These days, the bad news coming out of Hong Kong seems to arrive on an almost daily basis: Legco elections delayed for a full year. Pan-democratic legislators barred from running for re-election. Apple Daily publisher Jimmy Lai arrested, along with prominent activist Agnes Chow and several others. Pro-democratic legislators charged with rioting in Yuen Long, even though video footage quite clearly shows them coming to the aid of victims of the attack. The list goes on and on.
Recent weeks have brought more worrying news for those concerned about judicial independence and the rule of law in Hong Kong. Sing Tao Daily and Apple Daily reported that Stanley Ho Chun-yiu, a magistrate, had been re-assigned to an administrative posting and would no longer hear cases. (Hong Kong Free Press also reported on the case). Ho’s rulings, in particular his recent acquittal of District Councillor Jocelyn Chau on charges of assaulting a police officer, have drawn the ire of pro-Beijing lawmakers, one of whom publicly demanded his removal from protest-related cases.
The move to reassign Ho is quite concerning. And yet there are also some positive signs coming from the judiciary, emerging – surprisingly enough – from the first criminal case to be tried under Hong Kong’s new national security law (NSL). In a pair of decisions issued on August 21 and 25, High Court judges turned down Tong Ying-kit’s writ of habeas corpus – a challenge to the fundamental legality of an individual’s detention – and also rejected his bail application.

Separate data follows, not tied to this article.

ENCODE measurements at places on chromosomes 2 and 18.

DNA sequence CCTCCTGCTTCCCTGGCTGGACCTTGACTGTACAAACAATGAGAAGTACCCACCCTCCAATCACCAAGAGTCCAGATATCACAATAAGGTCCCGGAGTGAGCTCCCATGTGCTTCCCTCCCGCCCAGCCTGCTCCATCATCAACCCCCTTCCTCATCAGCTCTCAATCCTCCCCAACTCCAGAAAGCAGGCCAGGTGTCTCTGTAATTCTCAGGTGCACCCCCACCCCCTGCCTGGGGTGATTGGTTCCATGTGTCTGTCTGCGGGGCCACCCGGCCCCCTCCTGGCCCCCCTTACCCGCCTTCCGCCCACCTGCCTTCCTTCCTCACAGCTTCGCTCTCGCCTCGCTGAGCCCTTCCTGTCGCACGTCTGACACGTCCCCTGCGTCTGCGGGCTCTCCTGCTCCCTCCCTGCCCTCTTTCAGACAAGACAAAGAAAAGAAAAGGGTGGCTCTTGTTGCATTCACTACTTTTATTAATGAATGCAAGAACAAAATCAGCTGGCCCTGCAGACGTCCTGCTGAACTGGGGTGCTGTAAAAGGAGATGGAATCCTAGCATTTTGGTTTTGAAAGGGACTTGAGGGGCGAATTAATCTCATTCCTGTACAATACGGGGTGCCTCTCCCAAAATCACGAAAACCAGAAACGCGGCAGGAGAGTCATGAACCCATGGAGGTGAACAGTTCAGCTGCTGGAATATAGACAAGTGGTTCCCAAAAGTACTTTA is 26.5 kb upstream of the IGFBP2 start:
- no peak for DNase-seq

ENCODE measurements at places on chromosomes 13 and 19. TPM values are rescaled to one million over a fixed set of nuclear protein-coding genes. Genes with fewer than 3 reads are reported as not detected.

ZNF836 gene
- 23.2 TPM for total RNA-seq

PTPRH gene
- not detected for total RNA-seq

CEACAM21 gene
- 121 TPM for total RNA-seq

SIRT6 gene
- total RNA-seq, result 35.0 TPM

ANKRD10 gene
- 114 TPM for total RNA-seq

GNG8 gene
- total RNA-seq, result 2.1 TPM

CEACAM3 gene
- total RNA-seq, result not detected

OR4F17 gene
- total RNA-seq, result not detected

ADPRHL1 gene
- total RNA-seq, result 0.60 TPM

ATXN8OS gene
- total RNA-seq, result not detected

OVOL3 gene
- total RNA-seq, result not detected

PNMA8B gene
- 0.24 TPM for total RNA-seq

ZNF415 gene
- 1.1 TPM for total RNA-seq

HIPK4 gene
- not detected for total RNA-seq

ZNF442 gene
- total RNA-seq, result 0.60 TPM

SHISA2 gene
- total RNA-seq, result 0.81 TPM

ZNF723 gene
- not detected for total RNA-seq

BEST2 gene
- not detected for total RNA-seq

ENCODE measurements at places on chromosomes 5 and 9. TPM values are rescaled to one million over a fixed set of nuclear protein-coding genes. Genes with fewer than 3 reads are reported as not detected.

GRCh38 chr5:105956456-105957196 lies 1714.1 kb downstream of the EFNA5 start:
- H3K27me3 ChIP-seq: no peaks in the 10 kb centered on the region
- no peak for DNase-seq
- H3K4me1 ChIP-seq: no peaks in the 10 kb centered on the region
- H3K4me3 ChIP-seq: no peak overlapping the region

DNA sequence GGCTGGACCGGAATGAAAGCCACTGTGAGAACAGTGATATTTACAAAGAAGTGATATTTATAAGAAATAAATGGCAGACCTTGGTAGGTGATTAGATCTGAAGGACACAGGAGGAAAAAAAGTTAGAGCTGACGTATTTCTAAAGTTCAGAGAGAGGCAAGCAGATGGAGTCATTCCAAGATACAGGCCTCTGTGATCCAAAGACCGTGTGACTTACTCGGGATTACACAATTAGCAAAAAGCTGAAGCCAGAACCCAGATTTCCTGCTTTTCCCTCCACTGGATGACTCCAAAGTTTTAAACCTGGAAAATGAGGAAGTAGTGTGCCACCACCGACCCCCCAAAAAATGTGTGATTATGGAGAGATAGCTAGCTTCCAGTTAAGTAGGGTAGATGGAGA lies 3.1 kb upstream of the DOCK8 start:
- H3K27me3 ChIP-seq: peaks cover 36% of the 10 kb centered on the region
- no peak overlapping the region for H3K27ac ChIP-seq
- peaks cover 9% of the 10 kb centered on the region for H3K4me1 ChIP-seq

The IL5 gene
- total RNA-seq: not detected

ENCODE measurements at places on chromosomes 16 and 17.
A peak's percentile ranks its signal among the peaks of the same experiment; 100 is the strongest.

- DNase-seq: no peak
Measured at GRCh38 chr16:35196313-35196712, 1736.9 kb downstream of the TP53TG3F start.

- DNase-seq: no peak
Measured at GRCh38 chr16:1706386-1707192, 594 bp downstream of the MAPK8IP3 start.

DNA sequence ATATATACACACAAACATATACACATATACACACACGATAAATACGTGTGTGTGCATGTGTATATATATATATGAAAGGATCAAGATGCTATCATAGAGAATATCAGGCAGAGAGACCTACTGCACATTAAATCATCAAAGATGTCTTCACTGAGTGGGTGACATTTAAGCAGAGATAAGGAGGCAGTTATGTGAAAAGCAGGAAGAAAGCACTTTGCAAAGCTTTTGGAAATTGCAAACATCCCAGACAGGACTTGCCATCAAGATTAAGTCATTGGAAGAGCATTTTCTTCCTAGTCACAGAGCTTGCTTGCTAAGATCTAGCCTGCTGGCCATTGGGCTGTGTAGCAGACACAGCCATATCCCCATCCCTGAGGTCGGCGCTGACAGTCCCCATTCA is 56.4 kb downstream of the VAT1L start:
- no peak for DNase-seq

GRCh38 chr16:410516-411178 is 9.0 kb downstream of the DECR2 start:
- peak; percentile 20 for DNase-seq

But Tong’s loss may turn out to be a small but significant gain for judicial independence and the rule of law. In both decisions the judges reaffirmed the role of Hong Kong’s judiciary in protecting basic human rights, including the rights of defendants charged with serious crimes under the NSL.
The facts of the case are well-known: Tong, 23, is accused of driving his motorcycle into a group of police officers and injuring three. Tong was taking part in the July 1 protests and was allegedly carrying a pro-democracy (in the view of the government, a pro-independence) banner. Given that his alleged actions put protesters and police alike at risk, Tong could have been charged with various garden-variety criminal offences. (In fact, Tong was charged with dangerous driving.) Instead, the government moved quickly to make him the first person charged under the national security law, which at that point had been on the books for less than 24 hours.
Tong’s lawyer, Philip Dykes, advanced three key arguments on behalf of his client. First, that Article 42(2) of the national security law — which deals with bail in NSL cases — is “premised on an assumption of guilt” and is therefore meant to deny bail to NSL defendants in virtually all cases. It therefore infringes on his client’s right to bail, and by extension his right to be presumed innocent. Second, Dykes argued that the NSL’s provisions on judicial selection -which give the Chief Executive a more significant role in selecting judges – infringe on judicial independence and thus violate the Basic Law.
Finally, Dykes argued that the lack of an authentic English-language version of the law restricted his client’s choice of counsel, given that many lawyers – including Dykes himself – could not read the official Chinese version of the law.